Lawyers Rights Watch Canada remained gravely concerned about evidence of deep-rooted impunity for gross human rights violations in Rakhine, Kachin and Shan states, where acts of suspected genocide included military troops’ systematic and brutal mass rapes of Rohingya women and girls. The Council should recommend the creation of an effective international mechanism to ensure that all returns were voluntary. Alliance Defending Freedom remained deeply concerned about persistent attacks and violence against ethnic minorities in Myanmar and the lack of adequate prosecution for human rights violations, including extrajudicial killings and torture. There must be safety and security for all regardless of their ethnicity, in order to ensure peace in Myanmar. Asian Forum for Human Rights and Development Forum-Asia said that the recent Memorandum of Understanding between the United Nations Refugee Agency, the United Nations Development Programme and Myanmar on the repatriation of Rohingya refugees did not address the root causes of the crisis, particularly citizenship and ethnic identity. The creation of an accountability mechanism must be considered as a first step until a full-fledged international justice and accountability body was set up.
International-Lawyers.Org stressed the repercussions of climate change on the fulfillment of human rights in Myanmar. Noting the discussion’s focus on the potential return of Rohingya Muslims, the organization asked if Rohingyas in fact wanted to return. The Human Rights Council was urged to ensure that Myanmar adopt climate change protection measures. Human Rights Watch said that in Shan and Kachin states, the armed forces of Myanmar had attacked villages and committed abuses against civilians. Ethnic armed groups had used children as soldiers and recently deployed landmines. The crisis in Rakhine state continued. Human Rights Watch supported calls for the creation of an accountability mechanism. Christian Solidarity Worldwide said the displacement of thousands of civilians in Kachin and Karen states represented a major set-back in the situation in Myanmar. The Government was urged to allow international humanitarian aid, human rights monitors and the media unhindered access to Kachin, Shan and Rakhine states.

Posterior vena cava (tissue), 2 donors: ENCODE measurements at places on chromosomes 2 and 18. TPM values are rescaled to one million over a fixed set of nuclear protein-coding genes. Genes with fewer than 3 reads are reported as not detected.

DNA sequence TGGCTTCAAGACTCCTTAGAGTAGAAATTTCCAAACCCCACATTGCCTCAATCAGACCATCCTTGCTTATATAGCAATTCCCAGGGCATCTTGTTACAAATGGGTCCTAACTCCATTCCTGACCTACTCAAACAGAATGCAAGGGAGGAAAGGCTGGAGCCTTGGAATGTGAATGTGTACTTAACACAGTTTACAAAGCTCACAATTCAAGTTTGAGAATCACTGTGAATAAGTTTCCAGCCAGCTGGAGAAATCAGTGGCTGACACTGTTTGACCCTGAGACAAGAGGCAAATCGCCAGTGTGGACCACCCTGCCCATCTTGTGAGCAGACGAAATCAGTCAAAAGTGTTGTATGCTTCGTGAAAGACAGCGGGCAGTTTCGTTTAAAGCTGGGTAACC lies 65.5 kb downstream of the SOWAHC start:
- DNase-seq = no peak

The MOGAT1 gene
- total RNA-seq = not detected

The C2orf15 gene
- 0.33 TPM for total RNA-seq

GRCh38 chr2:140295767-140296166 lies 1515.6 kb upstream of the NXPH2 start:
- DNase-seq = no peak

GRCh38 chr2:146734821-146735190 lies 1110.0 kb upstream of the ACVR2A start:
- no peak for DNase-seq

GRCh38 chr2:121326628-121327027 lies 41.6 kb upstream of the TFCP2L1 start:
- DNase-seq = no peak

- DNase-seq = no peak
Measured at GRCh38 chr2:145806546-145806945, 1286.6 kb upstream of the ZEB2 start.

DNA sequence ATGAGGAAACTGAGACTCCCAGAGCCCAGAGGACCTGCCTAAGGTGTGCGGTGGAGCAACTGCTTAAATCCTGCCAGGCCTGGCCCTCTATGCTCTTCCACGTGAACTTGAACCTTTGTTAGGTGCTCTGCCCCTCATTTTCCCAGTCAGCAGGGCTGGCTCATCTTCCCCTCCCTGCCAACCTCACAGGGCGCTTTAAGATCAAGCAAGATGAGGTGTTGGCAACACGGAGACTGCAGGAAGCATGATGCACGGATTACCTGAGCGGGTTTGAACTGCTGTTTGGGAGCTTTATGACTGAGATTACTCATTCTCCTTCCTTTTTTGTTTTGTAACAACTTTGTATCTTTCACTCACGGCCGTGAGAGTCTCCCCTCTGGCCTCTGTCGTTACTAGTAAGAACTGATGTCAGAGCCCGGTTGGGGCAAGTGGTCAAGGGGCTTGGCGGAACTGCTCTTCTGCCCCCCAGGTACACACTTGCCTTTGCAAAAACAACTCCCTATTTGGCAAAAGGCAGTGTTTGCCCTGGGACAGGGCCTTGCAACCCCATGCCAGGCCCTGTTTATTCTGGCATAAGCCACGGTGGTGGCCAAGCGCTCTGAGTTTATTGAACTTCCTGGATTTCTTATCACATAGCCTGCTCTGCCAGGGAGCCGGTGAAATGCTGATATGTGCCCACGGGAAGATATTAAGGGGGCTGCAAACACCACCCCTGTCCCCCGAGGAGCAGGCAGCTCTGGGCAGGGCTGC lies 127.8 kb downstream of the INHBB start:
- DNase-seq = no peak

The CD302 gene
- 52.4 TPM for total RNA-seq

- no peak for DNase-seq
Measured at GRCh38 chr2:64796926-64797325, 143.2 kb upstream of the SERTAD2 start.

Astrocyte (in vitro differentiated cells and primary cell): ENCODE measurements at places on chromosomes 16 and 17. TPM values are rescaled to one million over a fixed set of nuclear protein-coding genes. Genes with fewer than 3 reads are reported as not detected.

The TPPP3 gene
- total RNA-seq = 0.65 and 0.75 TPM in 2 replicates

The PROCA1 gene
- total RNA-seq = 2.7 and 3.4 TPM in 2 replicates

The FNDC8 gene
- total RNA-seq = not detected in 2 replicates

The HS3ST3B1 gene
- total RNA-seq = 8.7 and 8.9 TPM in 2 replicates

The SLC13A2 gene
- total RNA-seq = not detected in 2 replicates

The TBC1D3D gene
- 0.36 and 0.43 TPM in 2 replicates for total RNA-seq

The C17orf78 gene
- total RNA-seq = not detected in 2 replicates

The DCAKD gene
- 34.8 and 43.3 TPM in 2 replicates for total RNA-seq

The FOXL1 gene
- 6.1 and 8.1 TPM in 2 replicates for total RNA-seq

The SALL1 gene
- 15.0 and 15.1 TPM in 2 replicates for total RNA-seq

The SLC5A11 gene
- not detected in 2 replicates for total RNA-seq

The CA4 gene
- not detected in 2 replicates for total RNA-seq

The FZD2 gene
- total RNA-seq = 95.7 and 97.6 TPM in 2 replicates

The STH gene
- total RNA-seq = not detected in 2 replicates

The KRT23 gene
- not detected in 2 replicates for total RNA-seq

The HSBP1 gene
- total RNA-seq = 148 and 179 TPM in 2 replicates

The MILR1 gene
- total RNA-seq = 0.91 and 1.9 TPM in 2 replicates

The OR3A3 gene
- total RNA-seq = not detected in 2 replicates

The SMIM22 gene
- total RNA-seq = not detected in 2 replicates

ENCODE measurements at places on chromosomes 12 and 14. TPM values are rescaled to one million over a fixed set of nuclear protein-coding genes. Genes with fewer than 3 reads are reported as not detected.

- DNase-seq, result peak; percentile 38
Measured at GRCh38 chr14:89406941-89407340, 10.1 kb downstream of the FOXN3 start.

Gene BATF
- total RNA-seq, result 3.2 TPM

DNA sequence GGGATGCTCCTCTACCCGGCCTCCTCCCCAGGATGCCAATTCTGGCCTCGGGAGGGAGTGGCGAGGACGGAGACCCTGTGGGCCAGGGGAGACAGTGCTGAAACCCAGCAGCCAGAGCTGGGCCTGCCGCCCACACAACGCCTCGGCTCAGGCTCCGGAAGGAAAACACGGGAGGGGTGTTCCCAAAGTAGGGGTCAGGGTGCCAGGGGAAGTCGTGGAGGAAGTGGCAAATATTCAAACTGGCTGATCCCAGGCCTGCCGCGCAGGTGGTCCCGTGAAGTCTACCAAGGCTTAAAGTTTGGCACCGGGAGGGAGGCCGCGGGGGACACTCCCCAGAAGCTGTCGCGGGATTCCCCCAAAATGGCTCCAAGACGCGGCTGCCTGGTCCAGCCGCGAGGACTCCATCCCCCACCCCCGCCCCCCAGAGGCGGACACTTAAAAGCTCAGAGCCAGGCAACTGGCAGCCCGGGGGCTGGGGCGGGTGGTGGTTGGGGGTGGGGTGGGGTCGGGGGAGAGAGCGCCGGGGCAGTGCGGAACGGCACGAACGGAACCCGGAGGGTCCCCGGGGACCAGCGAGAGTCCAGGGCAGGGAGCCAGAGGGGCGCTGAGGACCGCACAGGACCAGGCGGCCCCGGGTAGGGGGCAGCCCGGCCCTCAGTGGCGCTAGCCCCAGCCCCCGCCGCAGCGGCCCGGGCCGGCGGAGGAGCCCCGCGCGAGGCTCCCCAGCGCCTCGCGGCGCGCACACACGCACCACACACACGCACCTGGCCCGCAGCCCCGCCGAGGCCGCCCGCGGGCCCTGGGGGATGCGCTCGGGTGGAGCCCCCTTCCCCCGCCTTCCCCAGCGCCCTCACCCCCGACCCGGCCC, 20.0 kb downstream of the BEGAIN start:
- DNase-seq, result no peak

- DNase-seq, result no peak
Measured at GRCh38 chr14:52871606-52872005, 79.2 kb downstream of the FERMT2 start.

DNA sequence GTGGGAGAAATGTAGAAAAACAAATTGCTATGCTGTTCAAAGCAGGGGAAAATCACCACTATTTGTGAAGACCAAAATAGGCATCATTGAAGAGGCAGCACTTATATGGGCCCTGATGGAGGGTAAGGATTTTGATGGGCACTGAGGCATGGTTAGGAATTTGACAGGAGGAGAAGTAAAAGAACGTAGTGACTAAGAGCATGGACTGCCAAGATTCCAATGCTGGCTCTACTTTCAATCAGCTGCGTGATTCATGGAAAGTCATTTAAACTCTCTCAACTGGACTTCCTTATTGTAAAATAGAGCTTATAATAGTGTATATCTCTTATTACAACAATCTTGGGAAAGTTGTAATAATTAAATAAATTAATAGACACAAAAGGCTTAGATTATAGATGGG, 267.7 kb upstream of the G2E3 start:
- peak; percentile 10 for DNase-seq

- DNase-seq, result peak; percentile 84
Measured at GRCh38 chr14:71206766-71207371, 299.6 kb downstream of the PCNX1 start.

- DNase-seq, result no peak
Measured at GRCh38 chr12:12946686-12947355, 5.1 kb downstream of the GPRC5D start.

Concluding Remarks by the Special Rapporteur on the Situation of Human Rights in Myanmar
YANGHEE LEE, Special Rapporteur on the situation of human rights in Myanmar, agreed that impunity for violations in Rakhine state would encourage other parties to the conflict in Myanmar, as many of those conflict areas had a spill-over affect. Impunity encouraged more violence, which was why it was important to set up an accountability mechanism. International instruments had no access to Rakhine but people were fleeing more to Bangladesh. All parties to the conflict had to be held accountable. The peace process had to be more transparent and inclusive. The Panglong Peace Conference was scheduled for July and hope was expressed that civil society would be included. The judiciary in Myanmar was not independent. If recommendations of Kofi Annan’s Advisory Commission could be implemented, this would solve many problems.